Before I began watching The Two Faces of Dr. Jekyll, I thought that the film was probably going to be analogous to one of Hammer’s Frankenstein films, only the monster and his creator never share screen time. If one were to describe this film with broad strokes, such a description is accurate, to a point. Hammer horror films are all kin to one another. They were made quickly, cheaply, and often back to back. Developing an overarching style that applies from one film to the next was an outgrowth of that. So, yes, The Two Faces of Dr. Jekyll does bear similarity to any of the Frankenstein films, as do those films to the Dracula films, et cetera, et cetera. It’s in the details where each of these films, including today’s entry, are given the opportunity to stand out.
From 1960, The Two Faces of Dr. Jekyll was directed by Terence Fisher (who has cemented his place by this point as my favorite Hammer director) from a script by Wolf Mankowitz.
In Victorian London, Dr. Henry Jekyll (Paul Massie, in very bad makeup) is convinced that there is a hidden area of the human mind. He hopes to bring that part to the surface as a means of treating different maladies of the brain. Jekyll is pushing himself hard. He has developed an experimental serum that he believes is the answer, and is willing to try it on himself to prove its worth.
Meanwhile, Jekyll’s wife Kitty (Dawn Addams), and his best friend Paul Allen (Christopher Lee), are having an affair. This isn’t some fly by night thing, either. Paul, despite being an aristocratic gadabout, is deeply in love with Kitty, and she returns his affections in kind. This betrayal doesn’t seem to bother them so much as Paul’s dependence on loans from his friend to cover his gambling debts.
Where Paul and Kitty enjoy going out into the London eve, Jekyll prefers locking himself in his laboratory and brooding over his experiments, torturing himself at his failures. But all that is about to change. After Jekyll shoots himself up with his new serum, he undergoes a change into Edward Hyde (also Massie, only without the awful makeup).
Hyde is a sociopath. He’s still upper crust, in all the ways that annoy, but the experience is something new for him. When he goes to the same places as Paul and Kitty, he’s like a child visiting the zoo for the first time, eyes wide and boggled with sensory overload. The nightlife grabs hold of him, feeding his animalism. He befriends Paul and Kitty, the two never suspecting that Jekyll is in this new friend of theirs, fighting to escape. Hyde’s appetites are large. Drink, women, drugs, fighting, gambling — all the best vices he embraces with gusto, taking Paul along on a couple outings that would have made Keith Richards sit up and take notice.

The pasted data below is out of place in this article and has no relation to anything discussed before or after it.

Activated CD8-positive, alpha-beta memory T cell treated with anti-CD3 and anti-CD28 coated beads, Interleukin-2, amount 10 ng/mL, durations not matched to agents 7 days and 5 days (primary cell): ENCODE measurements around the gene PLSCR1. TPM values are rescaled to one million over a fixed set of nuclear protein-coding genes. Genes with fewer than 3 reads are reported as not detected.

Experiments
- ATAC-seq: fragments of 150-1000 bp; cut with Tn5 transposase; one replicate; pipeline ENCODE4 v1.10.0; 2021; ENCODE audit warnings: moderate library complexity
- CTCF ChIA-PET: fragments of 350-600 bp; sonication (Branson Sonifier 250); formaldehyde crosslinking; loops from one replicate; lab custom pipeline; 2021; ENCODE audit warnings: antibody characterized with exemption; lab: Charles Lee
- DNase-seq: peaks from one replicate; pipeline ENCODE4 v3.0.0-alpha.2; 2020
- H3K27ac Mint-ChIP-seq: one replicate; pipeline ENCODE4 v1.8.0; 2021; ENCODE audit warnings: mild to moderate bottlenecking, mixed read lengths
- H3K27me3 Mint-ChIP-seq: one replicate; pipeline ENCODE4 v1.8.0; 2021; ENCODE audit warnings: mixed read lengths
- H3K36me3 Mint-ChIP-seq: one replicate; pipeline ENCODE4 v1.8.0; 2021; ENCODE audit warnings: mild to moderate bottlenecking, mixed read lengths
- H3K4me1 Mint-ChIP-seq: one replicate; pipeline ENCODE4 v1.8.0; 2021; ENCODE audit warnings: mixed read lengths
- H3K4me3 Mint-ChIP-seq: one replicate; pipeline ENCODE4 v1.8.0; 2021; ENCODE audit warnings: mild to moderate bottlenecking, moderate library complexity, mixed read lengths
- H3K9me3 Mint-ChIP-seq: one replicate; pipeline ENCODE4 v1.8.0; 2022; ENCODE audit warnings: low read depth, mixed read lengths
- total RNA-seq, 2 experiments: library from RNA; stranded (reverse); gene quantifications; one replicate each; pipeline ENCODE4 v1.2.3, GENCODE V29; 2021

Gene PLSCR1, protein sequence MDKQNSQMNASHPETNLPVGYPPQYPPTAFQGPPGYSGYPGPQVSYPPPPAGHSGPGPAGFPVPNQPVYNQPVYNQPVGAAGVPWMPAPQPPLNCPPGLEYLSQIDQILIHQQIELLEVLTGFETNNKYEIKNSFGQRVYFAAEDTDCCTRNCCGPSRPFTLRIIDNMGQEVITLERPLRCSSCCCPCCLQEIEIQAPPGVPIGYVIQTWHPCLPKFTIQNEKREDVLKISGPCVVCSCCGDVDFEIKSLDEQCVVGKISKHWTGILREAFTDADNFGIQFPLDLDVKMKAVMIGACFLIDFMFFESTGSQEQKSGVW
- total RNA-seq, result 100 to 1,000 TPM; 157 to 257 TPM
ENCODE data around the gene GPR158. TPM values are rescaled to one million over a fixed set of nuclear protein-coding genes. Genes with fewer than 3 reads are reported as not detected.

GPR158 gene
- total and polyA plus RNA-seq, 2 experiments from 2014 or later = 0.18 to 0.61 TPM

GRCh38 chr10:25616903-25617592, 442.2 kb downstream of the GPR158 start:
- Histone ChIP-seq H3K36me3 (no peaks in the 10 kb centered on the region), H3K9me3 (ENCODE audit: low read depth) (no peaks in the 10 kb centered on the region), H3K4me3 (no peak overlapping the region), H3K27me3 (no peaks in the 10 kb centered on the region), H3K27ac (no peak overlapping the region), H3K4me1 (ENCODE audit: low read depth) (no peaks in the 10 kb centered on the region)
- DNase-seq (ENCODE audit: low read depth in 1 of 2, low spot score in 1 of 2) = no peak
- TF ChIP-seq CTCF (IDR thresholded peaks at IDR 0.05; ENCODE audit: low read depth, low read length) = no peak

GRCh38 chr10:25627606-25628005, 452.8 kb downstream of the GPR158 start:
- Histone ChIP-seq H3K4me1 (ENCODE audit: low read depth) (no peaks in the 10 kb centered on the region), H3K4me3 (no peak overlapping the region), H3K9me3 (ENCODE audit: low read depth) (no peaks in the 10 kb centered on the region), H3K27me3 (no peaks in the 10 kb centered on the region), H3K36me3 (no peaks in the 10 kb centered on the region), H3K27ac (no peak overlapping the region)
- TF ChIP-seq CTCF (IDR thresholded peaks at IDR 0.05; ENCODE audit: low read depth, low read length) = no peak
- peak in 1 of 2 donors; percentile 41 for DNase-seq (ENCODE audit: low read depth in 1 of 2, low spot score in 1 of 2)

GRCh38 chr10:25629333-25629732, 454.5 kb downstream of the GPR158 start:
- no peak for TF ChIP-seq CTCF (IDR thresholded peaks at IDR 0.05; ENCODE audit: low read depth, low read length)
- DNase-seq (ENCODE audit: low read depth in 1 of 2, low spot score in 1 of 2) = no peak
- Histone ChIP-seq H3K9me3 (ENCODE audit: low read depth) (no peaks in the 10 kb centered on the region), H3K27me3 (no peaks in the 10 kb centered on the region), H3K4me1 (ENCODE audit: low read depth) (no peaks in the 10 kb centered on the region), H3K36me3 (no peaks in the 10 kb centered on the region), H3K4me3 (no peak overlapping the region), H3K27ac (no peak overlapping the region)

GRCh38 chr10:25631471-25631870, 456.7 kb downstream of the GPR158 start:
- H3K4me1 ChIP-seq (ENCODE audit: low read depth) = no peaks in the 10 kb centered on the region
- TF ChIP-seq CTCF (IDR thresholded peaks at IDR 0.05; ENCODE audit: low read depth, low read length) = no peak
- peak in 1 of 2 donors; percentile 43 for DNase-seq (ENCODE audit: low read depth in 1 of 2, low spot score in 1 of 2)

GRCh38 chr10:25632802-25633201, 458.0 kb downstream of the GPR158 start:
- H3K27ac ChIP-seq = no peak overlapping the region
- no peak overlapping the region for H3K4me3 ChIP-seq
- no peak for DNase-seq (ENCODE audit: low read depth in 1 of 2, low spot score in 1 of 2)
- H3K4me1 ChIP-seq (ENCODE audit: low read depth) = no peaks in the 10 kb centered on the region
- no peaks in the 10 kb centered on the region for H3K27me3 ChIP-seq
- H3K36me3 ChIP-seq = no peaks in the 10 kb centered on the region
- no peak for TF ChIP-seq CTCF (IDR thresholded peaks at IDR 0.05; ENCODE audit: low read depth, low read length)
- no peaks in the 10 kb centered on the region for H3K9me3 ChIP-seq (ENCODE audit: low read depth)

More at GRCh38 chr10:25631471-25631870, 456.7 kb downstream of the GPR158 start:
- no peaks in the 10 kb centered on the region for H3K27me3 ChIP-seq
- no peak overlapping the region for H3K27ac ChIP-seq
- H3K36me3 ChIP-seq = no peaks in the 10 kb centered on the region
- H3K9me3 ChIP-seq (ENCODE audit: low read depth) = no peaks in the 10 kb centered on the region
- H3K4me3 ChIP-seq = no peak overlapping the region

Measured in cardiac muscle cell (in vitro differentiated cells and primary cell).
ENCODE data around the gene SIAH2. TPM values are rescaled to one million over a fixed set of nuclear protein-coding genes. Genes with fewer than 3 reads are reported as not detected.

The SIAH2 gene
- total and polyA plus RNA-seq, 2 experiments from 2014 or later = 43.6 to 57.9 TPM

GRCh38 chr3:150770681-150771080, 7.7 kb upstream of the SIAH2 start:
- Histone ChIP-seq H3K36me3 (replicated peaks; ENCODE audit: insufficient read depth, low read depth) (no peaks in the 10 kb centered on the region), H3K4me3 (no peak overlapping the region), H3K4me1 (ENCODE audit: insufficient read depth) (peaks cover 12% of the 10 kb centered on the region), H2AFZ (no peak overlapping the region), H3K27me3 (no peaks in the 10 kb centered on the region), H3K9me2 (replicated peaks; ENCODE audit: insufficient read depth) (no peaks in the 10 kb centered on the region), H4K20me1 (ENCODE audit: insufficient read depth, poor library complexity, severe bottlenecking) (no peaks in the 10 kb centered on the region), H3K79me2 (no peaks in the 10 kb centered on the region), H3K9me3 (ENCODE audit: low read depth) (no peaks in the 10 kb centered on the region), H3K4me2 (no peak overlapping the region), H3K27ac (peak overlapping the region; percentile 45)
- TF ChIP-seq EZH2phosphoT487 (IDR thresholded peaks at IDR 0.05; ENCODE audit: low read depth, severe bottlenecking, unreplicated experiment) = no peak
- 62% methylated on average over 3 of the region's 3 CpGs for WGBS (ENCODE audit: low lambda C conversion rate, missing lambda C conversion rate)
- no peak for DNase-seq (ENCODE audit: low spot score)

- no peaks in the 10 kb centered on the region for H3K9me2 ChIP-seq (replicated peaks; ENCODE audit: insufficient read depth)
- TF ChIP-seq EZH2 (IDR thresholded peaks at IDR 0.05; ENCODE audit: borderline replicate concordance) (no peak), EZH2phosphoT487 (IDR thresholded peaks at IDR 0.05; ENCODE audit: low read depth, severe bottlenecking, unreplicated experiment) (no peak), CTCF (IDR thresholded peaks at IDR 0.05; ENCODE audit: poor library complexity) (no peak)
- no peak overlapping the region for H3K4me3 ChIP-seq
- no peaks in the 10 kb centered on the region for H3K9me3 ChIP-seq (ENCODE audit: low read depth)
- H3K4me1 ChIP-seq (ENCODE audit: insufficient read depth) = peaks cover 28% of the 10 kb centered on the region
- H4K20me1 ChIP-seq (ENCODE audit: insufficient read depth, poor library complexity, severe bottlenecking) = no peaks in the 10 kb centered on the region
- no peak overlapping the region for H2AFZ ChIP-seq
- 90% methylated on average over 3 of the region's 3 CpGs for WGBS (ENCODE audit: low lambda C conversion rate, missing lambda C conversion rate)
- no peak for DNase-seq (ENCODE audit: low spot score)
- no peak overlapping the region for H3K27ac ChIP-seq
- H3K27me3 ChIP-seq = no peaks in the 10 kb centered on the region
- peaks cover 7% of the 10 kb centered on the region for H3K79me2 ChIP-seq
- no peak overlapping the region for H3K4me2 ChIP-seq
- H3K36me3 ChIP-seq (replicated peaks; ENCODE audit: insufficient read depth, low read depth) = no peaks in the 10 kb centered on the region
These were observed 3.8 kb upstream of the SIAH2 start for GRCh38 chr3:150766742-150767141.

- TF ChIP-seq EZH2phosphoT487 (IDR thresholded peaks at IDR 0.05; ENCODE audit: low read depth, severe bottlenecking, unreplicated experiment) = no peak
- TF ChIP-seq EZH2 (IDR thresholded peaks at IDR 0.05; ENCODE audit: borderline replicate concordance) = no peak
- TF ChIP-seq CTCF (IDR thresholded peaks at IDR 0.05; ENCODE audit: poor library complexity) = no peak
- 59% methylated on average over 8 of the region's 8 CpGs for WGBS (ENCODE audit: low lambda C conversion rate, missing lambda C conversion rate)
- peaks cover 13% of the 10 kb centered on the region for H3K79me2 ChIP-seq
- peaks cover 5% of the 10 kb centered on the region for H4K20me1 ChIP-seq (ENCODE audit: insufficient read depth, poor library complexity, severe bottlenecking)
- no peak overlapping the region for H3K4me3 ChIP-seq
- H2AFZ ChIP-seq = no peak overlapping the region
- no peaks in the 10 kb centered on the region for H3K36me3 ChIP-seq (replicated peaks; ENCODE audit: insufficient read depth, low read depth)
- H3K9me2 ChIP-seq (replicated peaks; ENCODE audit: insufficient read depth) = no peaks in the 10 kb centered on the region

Hyde’s boundless enthusiasm for shenanigans takes its toll on Paul and Kitty, and they both seek to escape his influence. Meanwhile, Jekyll has lost control of his other self. He knows Hyde is wreaking havoc on the lives of his loved ones, but he doesn’t know what to do. All this leads to a very satisfying denouement and finale. From a plot perspective, this film is quite good, as is the acting.
Massie is fun in the lead, at least when he plays Hyde. His turn as Jekyll is marred by the poor makeup (something exasperatingly common in Hammer films), and an artificially deepened voice. These types of effects one would normally expect to be applied to the monster of the film, but Fisher switched things up. That’s good for us viewers in one way, at least. Hyde has much more screen time than Jekyll, and it would have been a burden to the film had his appearances been marred by these weak effects. Either way, when the dour Jekyll is in his cabinet, Hyde comes out to play, and Massie seemed to enjoy the role. Think Hannibal Lecter in his more violent moments, and one gets the sense of joy Hyde got from his late night excursions.
But the best performance in this film comes from Lee. He didn’t play the bad guy in this one, so we get to see his dramatic bona fides for once. He was excellent as the rakish Paul. There are plenty of scenes in this film where Paul is half in the bag and Lee nails it. So often in films drunkenness is played with exaggeration, whereas Lee strikes the perfect balance of boorishness and loose tongue. He displayed a range heretofore unseen in this month’s Horrorshow, and I enjoyed it quite a bit.
The Two Faces of Dr. Jekyll is another of those Hammer films that has boundless possibilities, but in the end was constrained by its resources. The fact a better film could have been made shouldn’t stop fans of gothic horror from seeking this one out. Every Hammer film could have been better.